Aquaterra Spas

110v vs 220v Spas: What's the Difference?

110v vs 220v Spas: What's the Difference?

As you scroll through pages of hot tubs trying to decide on the perfect spa for your family, you may be notice one subtle-yet-impactful spec that can change your soaking experience – 110v vs 220v.

110v Hot Tubs

What exactly is a 110v hot tub? Why would I want a 220v spa? And, what’s with the price difference? If you’ve asked yourself some of those questions before, then you’re in the right place to get those answers, and even a few more.

Simply put, a 110v hot tub is Plug-N-Play, which means you just plug it in and play. Or, soak. Your spa doesn’t require special wiring. A standard 110v outlet is all you need. Once you’ve placed your spa near your outlet, fill it up with a garden hose, plug it in, and soak. It couldn’t get any easier.

110v hot tubs are simple to operate, but there are some details to consider before you go all-in on a Plug-N-Play spa.

They warm up a couple of degrees per hour with the 1kw heater, so your initial soak might need to wait 24 hours or more to get it as toasty warm as you might want. But, once it’s to temperature, it’ll keep its temperature during throughout your soak, within a few degrees if the outside air temp dips. Once your soak is over, put the cover back on to keep the warm water in (and the dirt and debris out)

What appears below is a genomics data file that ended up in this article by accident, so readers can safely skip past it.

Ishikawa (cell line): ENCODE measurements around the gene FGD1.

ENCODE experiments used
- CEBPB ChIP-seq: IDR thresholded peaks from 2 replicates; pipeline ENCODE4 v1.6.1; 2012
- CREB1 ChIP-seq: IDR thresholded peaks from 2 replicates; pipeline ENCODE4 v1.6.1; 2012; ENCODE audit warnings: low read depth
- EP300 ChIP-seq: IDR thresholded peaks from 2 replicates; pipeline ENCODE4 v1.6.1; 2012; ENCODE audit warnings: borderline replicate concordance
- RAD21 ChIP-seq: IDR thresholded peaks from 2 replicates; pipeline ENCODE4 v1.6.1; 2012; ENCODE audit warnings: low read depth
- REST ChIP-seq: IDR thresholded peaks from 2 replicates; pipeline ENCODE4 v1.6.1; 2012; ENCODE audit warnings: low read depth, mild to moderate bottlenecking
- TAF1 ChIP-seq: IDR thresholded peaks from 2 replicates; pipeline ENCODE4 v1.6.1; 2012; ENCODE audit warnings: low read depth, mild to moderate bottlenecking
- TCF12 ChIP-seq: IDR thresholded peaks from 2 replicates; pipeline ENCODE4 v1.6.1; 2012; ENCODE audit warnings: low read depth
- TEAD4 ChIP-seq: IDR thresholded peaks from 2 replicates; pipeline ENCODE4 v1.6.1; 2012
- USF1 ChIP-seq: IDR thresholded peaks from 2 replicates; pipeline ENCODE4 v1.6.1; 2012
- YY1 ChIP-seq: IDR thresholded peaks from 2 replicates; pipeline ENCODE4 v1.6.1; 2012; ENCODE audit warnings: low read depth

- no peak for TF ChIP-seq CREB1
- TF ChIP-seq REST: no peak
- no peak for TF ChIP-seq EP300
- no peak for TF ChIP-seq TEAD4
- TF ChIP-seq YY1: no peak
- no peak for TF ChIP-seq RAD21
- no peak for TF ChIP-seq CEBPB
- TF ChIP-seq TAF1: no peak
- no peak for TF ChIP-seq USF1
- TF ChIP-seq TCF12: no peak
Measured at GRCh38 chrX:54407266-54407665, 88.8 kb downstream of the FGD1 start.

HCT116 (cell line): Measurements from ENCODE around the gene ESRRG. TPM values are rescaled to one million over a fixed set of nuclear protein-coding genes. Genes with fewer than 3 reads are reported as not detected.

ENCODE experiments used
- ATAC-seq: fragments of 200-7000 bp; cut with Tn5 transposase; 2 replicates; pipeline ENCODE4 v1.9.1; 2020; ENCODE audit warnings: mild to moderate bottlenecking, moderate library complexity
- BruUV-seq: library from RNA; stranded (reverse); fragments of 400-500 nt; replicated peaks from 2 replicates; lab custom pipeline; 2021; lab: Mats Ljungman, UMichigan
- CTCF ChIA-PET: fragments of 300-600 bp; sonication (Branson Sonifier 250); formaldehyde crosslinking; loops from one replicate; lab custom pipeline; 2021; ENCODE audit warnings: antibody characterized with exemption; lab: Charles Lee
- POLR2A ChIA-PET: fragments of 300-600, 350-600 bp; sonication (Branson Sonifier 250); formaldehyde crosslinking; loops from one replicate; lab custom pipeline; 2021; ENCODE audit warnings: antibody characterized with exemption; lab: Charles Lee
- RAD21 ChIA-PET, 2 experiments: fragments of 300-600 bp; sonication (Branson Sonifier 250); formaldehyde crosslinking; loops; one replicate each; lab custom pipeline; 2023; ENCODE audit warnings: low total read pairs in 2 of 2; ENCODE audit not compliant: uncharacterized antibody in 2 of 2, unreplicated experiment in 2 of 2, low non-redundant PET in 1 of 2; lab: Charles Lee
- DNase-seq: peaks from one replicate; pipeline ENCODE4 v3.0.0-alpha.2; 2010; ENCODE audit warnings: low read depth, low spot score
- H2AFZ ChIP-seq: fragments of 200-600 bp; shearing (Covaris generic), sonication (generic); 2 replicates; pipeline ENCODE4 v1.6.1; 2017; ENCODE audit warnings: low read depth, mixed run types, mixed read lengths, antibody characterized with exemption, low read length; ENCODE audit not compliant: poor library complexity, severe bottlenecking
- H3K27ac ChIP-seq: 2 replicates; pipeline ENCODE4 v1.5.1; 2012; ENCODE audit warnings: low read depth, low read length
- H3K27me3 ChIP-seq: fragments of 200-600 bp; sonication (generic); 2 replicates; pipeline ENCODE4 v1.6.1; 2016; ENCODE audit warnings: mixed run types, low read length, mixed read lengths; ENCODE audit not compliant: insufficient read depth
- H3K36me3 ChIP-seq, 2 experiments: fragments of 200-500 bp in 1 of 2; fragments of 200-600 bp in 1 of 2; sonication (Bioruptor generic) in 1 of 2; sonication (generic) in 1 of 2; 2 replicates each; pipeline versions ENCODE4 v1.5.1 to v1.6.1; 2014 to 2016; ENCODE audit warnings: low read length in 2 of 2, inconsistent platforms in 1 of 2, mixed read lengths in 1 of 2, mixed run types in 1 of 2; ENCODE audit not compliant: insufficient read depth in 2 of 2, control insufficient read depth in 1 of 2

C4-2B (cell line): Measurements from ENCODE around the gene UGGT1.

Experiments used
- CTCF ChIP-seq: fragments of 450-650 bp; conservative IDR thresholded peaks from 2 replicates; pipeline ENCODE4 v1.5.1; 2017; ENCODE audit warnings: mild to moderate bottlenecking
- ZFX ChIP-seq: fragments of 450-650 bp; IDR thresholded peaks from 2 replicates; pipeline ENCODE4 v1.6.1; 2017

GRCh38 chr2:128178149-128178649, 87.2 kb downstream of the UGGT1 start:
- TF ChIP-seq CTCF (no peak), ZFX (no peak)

With a 110v hot tub, you can run your jets on high to massage those muscles. Not a jets person? No worries. You can run your heater on high instead to make sure the water meets your temperature needs. You just can’t run both the heat and jets on high at the same time.

If that’s what you get with a 110v Plug-N-Play spa, what does a 220v spa offer?

220v Hot Tubs

You get more power to heat your spa quicker than a 110v connection. In fact, your water will heat up on that initial fill in 8-12 hours instead of 24+ hours. So your time-to-first-soak is cut in half, if not more!

If you are a heat and jets-on-high person, then a 220v spa is right up your alley. You can run both on high at the same time to keep those bubbles bubbling and that water warming for as long as you are soaking.

That extra power could come at a cost. You go from a 1kw heater in a 110v spa to a 4kw heater that requires a hardwired 220v connection with a 50-60 amp breaker and GFCI. Consult with a licensed electrician to make sure you have what you need to safely power a 220v hot tub.

When you want a luxurious, relaxing soak in warm, bubbling water, either hot tub option -110v Plug-N-Play or 220v hardwired – does the trick. It just comes down to personal preference and budget. It’s up to you!